(Secretaria da Aviacao Civil) and the Ministry of

    Defense (Ministerio da Defesa).

    The Secretaria da Aviacao Civil is largely focused

    on facilitating the process of transferring airport

    concessions and privatizations to the private

    sector and has recently made good progress

    with the granting of concessions for three

    major airports: Guarulhos in Sao Paulo (Brazils

    main passenger airport), Viracopos in Campinas

    (Brazils main cargo airport) and Brazilia (the

    national capital). Plans are already in place for

    the next round of concessions which should

    include Galeao in Rio de Janeiro. But while the

    concession process is going well, it has had

    an impact on the aerospace sector, particularly

    within the regional carrier business.

    The Ministerio da Defesa commands the largest

    government budget with operating budgets of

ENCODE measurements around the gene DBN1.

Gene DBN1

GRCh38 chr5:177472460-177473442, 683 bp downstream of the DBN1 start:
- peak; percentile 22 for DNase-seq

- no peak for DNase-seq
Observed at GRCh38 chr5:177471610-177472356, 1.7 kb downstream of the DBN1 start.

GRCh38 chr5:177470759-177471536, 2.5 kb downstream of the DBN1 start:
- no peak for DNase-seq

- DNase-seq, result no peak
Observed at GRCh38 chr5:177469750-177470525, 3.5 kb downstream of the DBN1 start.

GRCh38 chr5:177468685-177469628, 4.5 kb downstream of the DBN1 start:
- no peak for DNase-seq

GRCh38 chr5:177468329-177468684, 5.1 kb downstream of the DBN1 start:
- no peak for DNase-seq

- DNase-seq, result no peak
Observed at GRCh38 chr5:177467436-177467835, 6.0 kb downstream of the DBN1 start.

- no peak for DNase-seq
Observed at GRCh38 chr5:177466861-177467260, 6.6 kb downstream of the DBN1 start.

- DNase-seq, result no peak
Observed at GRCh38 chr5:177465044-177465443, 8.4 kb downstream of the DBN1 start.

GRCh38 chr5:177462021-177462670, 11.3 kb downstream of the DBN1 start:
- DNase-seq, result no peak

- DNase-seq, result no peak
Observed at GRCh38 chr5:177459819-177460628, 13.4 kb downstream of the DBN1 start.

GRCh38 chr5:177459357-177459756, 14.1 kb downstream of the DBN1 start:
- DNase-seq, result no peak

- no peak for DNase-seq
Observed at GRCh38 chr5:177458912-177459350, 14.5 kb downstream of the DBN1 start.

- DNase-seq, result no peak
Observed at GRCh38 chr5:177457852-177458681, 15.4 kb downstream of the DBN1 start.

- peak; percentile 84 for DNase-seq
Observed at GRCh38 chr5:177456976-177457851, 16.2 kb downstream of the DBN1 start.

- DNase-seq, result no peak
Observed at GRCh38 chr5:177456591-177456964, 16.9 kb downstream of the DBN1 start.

BRL57 billion (US$28 billion) and an investment

    budget of BRL8 billion (US$3.9 billion). Yet while

    the defense ministry may have a wide range

    of projects now under their direction, foreign

    defense players will find entering the market

    to be a challenge without the benefit of local

    partners.

    One particular area of opportunity for the

    defense sector, however, is in the provision

    of security products and services. As Brazil

    prepares to host the FIFA World Cup in 2014 and

    the Summer Olympics in 2016, these services

    will be in high demand.

    Jarib Fogaca

    Aerospace and

    Defense Sector

    Leader

    KPMG in Brazil

    KPMG Insight

    Enhancing cooperation to drive cost savings

    While many A&D sector leaders seem keen to

    stick to their knitting by focusing on the core

    business and reducing investment, the reality is

    that more fundamental cost cutting measures

    will be needed to raise margins and navigate

    through the current market uncertainty.

    Yet as I travel around the world speaking with

    sector executives, I often find that many of the

    opportunities for cost reduction that are already

    commonplace in many other manufacturing

    sectors shared services, collaborative supplychain platforms and consolidated infrastructure,

    to name a few have yet to be widely adopted

    within the A&D sector.